Summer 2013 - Spice Alternatives to Salt
Herbs give foods healthy flavor and flourish
If you’re among the 90 percent of Americans who consume too much sodium on a daily basis, you might be surprised to find out where that salt is coming from.
Salt does serve its purpose in our diets. It is a vital micronutrient that helps regulate blood pressure, blood volume, acid-base balance, and it is essential in helping the nerves and muscles of the body function properly.
But the amount needed is substantially lower than what the average adult consumes.
“The body only needs about 180-500 mg of sodium per day to perform necessary body functions,” said Kelly Washington, a clinical dietician at WakeMed.
According to CDC statistics, most adults consume 3,000-4,000 mg of sodium per day, when, according to Dr. Senthil Sundaram, of WakeMed Heart & Vascular, we should limit our daily intake to 1,500 mg or less.
Excessive salt intake can cause serious health issues over time.
“Salt has a significant impact on the cardiovascular system. It perpetuates hypertension, which can precipitate congestive heart failure episodes,” said Dr. Sundaram. “People who take in excessive sodium typically see fluid gain, weight gain, trouble controlling preexisting hypertension, shortness of breath and heart failure.”
Heart failure is one of the leading causes of death in the United States, a statistic that likely is directly correlated to excessive sodium intake.
Though some people are more sensitive to salt than others, Dr. Sundaram says, “you can’t predict who’s going to be responsive and who isn’t. All adults, even those that don’t have heart problems, need to limit their intake.”
For those who experience symptoms of excessive salt intake, cutting back the amount of salt in the diet can be challenging, but rewarding.
“It depends on the symptom they are experiencing. For something like hypertension, you can see a result in a few weeks; for edema, it can be less than a couple weeks.”
More Is Not Better
Processed food is the number one source for hidden sodium in the average diet. Simply preparing foods at home with fresh or minimally processed ingredients can lessen your sodium intake.
“Stay away from processed food. Stay away from canned food. Look at the label and make sure you’re multiplying the sodium by the number of servings,” said Dr. Sundaram.
Reading the label and accounting for the serving size is an important part of maintaining a low-sodium diet. A can of soup that has 400 mg of sodium might seem like a reasonable choice, but if the can holds two servings, you’re actually ingesting 800 mg of sodium — half of Dr. Sundaram’s recommendation in one bowl.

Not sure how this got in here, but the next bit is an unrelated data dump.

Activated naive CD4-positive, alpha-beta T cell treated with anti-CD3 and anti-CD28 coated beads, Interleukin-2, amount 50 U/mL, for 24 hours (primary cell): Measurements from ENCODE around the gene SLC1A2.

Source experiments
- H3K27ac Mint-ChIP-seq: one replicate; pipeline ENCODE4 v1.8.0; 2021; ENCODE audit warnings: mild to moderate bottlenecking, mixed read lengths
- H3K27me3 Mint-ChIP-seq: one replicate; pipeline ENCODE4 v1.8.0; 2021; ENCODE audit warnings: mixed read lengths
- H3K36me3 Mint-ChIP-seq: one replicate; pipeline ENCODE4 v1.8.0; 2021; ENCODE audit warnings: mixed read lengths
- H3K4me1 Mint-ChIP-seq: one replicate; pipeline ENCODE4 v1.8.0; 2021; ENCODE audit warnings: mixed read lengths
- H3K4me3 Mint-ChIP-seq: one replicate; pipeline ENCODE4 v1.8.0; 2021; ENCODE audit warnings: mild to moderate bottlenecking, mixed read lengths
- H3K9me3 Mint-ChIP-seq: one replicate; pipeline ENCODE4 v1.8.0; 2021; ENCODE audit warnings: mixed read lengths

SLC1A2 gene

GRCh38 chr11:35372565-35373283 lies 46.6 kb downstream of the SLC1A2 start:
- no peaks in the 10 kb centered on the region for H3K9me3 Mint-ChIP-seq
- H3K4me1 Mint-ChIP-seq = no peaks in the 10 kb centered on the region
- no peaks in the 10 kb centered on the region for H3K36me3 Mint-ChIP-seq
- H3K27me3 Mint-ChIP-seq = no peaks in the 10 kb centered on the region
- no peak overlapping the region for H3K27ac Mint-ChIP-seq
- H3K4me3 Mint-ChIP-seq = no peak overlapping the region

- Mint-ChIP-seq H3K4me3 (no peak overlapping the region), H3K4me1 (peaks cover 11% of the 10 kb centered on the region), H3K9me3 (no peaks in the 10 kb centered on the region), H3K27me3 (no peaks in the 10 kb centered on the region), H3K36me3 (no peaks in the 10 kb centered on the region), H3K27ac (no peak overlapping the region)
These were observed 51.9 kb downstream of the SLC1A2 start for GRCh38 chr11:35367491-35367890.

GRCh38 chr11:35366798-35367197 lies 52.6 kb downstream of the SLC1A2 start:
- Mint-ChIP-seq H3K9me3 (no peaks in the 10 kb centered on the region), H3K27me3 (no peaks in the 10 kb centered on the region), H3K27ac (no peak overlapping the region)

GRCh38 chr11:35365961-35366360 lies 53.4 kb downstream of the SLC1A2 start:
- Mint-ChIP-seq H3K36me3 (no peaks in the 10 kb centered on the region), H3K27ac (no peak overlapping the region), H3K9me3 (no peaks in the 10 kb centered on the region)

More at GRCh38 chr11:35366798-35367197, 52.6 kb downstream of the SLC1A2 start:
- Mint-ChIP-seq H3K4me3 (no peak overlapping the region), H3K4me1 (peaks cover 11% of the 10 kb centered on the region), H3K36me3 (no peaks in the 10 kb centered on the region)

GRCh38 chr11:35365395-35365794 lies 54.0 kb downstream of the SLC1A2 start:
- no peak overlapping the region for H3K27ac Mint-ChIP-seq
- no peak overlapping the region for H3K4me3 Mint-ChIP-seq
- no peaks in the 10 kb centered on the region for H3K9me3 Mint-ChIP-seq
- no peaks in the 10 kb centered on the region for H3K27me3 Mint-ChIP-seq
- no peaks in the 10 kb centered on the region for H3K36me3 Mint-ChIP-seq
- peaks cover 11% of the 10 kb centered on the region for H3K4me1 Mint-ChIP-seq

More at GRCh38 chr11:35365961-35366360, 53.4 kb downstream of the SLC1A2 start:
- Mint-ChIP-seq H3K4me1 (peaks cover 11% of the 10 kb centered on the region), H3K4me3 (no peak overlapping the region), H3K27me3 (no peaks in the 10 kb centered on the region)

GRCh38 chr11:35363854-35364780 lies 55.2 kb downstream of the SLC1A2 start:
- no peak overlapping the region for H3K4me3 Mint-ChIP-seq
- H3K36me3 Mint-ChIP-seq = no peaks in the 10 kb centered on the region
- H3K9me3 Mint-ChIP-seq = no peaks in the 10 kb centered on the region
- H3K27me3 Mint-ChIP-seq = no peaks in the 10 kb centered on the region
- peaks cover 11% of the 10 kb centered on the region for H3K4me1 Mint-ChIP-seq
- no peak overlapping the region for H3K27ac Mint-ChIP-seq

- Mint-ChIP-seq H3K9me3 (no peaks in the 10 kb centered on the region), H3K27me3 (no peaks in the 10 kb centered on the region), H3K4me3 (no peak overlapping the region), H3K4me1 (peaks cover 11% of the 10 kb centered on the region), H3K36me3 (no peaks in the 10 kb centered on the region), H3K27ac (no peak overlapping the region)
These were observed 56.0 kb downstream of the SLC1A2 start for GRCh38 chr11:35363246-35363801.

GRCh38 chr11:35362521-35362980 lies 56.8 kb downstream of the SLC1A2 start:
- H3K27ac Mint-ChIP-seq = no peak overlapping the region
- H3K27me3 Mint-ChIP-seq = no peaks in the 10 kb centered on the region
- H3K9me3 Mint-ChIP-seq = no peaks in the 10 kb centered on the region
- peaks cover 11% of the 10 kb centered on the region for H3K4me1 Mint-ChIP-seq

Salting food and using salt while cooking can also rack up the sodium levels quickly. A pinch or two of salt in a pasta dish, or a shake of salt over a meal that was already salted while cooking, can put your daily intake well above the recommended amount.
“For visualization, one teaspoon of table salt has 2,300 mg of sodium,” said Washington.
Make a Change — Spice it Up!
Matthew Scofield, executive chef at Sitti, a Lebanese restaurant in downtown Raleigh, values the role salt plays in cooking, but encourages seasoning food with other common spices to help lessen sodium levels without losing flavor.
“The ‘role’ of salt in cooking is to enhance the natural flavors of the food. In Lebanese cuisine however, salt, which was once a very lucrative branch of commerce during the Ottoman era, takes a back seat to the fresh ingredients that provide amazing flavor by themselves,” Scofield said.
“Mixed spices such as allspice or cinnamon, clove, coriander and cumin, just to name a few, are some of my favorites. Za’atar, a blend of sesame seed, oregano, thyme and sumac, is also one of my favorites and one we use at Sitti,” he said.
“Fresh-squeezed lemon juice, whether used to finish a sautéed dish or mixed with olive oil as a dressing or for marinating, can do wonders for spicing things up a bit. Vinegars, like lemon juice, can be used to enhance flavors by providing acidity.”
“Mrs. Dash is also a great salt substitute that uses a blend of herbs and spices,” said Washington. “Avoid any substitute with salt in the name, such as garlic salt — it will contain sodium.”
From Bland to Wham!
Acclimating taste buds to a change in diet can take some time, but when it comes to sodium, the payoff for making this simple change can mean significant improvements in health.
“The biggest challenge is the change in taste,” said Washington. “It will take a while for your taste buds to accept a more bland taste, but if you stick with it long enough, you should get accustomed to the new taste. Herbs and spices will help give your food flavor without the extra sodium.”
Scofield adds, “So many people have heavy hands when adding salt, missing the balance and completely ruining these fresh flavors.”